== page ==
To say that there is much in common between Schmidt and Burrell is to only state the obvious. Both are powerfully built athletes, Schmidt is 6'2" and played at 195, while Burrell is a little taller and a littler heavier, but each with the chiseled body of a man who cares deeply about how he looks on the ball field. And to call them athletic, one must go no further than to see the position they played. Schmidt was merely the greatest all around 3rd baseman of all time, and certainly one of the finest defensively. Burrell, played 3rd base in college and was an All-American. You cannot play 3rd base and not be a great athlete, it is one of the few places where you are rewarded for being reactive.
We live in a world where being proactive or active is encouraged and applauded but only a 3rd baseman makes his living by being reactive...reacting to a screaming line drive, a slow hit topper down the line, a bunt that stops half way up the line, or the dreaded shot headed for the left field corner. Yes, only a 3rd baseman gets applause for being reactive, and it takes a great athlete to consistently react well.
Another similarity is their power, it is widely believed by most Phillie historians that Schmidt's club HR record of 548 will stand the test of time, unless one Patrick Burrell takes aim at it, some 10-12 years down the line. Oh, Burrell has that kind of power, it is expected that when he finally reach his potential that 40+ home run seasons will be the norm, with 50 not out of the realm of possibility. Clearly, the expectation level is high, and here is where the double-edged sword comes into play.
Both Schmidt and Burrell play to an expectant crowd and when they fail to meet those expectations, it is a difficult proposition to deal with. Schmidt lived with this his entire career and Burrell is learning to live with it now. So, given all these similarities, it is not surprising that Schmidt and Burrell get along so well. They understand the ups and downs of being a star player in Philadelphia, and they understand the successes and slumps that come with this stardom. And it is about these slumps and how they end that is our story.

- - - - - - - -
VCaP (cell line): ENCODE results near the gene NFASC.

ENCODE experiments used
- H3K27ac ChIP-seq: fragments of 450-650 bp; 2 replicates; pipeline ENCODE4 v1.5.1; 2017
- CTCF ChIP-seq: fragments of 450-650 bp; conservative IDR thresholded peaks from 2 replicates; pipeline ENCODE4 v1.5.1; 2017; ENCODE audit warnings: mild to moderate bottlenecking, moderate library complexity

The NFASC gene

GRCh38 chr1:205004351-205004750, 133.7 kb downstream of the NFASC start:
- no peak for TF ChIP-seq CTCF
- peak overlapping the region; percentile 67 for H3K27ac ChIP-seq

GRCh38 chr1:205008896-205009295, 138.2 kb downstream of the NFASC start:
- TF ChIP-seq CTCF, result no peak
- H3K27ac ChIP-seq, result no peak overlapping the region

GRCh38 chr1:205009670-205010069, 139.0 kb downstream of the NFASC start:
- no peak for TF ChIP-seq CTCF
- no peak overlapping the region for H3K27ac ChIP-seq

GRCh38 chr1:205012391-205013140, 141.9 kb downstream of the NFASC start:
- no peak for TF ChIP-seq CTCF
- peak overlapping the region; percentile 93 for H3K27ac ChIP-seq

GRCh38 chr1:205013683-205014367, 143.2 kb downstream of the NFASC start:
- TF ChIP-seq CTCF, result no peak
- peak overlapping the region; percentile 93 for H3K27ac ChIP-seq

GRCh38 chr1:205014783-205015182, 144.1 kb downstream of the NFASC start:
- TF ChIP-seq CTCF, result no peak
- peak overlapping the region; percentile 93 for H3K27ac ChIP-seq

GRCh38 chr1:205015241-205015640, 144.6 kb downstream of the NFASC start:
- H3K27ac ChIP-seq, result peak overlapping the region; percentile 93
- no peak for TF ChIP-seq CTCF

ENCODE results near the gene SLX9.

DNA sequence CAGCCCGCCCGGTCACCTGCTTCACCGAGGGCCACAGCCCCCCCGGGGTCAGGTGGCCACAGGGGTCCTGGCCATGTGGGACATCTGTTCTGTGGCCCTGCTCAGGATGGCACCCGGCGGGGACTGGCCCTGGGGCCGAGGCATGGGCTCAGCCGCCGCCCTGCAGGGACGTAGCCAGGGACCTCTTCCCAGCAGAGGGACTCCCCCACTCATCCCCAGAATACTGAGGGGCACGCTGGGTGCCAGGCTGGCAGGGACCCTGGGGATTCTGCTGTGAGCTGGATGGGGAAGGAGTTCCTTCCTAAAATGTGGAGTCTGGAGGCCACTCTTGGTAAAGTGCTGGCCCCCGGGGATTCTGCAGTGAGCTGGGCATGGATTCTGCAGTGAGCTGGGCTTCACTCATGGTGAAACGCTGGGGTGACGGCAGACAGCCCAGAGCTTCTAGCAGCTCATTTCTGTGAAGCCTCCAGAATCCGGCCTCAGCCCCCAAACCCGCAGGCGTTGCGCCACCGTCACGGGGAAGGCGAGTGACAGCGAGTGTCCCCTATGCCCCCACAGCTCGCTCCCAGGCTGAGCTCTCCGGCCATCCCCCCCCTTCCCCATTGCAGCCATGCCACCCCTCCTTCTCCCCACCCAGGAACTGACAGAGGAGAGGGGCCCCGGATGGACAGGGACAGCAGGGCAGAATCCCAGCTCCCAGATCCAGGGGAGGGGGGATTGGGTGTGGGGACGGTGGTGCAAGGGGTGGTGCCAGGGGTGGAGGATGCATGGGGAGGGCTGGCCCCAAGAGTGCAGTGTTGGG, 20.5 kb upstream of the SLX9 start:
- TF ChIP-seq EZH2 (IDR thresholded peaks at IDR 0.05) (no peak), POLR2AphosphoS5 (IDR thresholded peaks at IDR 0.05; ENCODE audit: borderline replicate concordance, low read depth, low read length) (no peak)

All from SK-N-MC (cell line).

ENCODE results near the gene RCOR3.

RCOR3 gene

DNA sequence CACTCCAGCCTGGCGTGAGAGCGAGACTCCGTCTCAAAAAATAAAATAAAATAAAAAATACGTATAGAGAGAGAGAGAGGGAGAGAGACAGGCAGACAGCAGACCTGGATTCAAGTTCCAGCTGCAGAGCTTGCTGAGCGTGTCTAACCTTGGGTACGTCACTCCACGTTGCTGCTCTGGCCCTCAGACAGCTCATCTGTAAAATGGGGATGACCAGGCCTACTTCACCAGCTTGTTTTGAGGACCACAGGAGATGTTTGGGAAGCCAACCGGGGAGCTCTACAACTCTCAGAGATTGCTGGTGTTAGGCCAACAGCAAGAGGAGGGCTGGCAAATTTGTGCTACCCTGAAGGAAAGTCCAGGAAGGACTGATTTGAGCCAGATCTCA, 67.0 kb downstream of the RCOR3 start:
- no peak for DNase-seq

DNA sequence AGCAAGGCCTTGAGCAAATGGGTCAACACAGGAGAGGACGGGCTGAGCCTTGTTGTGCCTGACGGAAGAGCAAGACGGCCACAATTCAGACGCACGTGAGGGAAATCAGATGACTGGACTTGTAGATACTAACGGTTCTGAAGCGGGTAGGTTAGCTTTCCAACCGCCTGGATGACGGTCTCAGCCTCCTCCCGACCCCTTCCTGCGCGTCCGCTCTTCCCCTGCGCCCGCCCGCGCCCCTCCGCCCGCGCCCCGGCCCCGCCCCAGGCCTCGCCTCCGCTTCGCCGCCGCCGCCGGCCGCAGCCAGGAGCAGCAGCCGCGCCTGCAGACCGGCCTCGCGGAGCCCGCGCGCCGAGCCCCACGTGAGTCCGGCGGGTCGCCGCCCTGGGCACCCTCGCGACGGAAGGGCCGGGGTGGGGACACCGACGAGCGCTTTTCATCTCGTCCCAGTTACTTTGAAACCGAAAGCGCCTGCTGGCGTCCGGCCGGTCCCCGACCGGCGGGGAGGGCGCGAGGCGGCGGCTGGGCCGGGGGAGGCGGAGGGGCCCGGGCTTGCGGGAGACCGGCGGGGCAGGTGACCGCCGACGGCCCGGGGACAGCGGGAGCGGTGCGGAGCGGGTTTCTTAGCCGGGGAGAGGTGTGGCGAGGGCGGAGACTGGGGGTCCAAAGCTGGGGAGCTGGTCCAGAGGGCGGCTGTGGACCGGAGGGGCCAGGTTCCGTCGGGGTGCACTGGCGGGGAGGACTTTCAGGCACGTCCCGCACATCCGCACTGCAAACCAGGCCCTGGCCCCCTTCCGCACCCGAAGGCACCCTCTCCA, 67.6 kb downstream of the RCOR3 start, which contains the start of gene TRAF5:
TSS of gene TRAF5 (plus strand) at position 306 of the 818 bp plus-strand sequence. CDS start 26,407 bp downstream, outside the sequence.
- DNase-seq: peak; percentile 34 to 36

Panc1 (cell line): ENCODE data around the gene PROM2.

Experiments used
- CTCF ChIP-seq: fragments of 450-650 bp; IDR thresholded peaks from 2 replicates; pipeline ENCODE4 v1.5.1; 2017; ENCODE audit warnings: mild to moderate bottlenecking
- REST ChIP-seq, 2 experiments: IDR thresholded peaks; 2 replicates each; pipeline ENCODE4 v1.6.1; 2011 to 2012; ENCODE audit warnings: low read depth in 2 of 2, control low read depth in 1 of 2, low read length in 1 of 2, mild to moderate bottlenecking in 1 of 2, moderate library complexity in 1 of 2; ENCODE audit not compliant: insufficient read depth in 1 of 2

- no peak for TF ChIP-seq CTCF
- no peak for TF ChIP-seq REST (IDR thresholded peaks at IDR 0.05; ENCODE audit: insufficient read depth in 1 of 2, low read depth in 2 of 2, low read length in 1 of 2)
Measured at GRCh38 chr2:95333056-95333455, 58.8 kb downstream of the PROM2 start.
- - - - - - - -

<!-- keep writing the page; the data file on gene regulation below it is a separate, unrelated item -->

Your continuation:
Michael Jack Schmidt will willingly acknowledge that there were many players who strongly influenced his play. However, if he were asked to name only 3, the list would not last long without the names Dave Cash, Dick Allen and Pete Rose coming from his lips. For it was these three individuals that helped with the evolution of a talented but erratic player, capable of wildly fluctuating performances to the greatest player in Philadelphia Phillies history. Dave Cash convinced Schmidt that he was not good but very good, Allen convinced Schmidt that he was not merely very good but great, and Rose convinced Schmidt that he was not merely great...but the best.
However, the best was hardly what Schmidt was thinking about as he entered the Wrigley Filed clubhouse on a windy day in April for a game against the Cubs in 1976. For Schmidt and the Phillies, expectations (there is that word again!) were high this season, the acquisitions of pitchers Jim Kaat and Ron Reed, a full exhibition season for Dick Allen, and the continued maturation of young stars like Greg Luzinski, Dave Cash, Larry Bowa, Garry Maddox.... and one Michael Jack Schmidt promised the faithful in Philly a strong season, maybe even an Eastern Division title. But for Schmidt and the Phillies, the start had been slow, the Phils had lost 3 of their first 4 games, including two to the rival Pittsburgh Pirates at the Vet, and lost their starting catcher, Johnny Oates in the process. For Schmidt it was a dreadful start, his average was barely above .100 and he had taken extra batting practice the day before, a rare Friday off day for the team. So as the Schmidt and the team took the field this day, with aces Steve Carlton of the Phillies opposing Rick Reuschel of the Cubs, the Phils and Schmidt hoped for a turn in fortune. It would happen today.... though it did not appear that way for the longest time. It is a well-worn baseball truism that a game is never over till the final out, that no lead is safe, and that the beauty of baseball is that it is the rare sport that is not controlled by the clock.... but by the players. Twenty-seven outs are needed, a nice tidy number, and until you get them, the game plays on.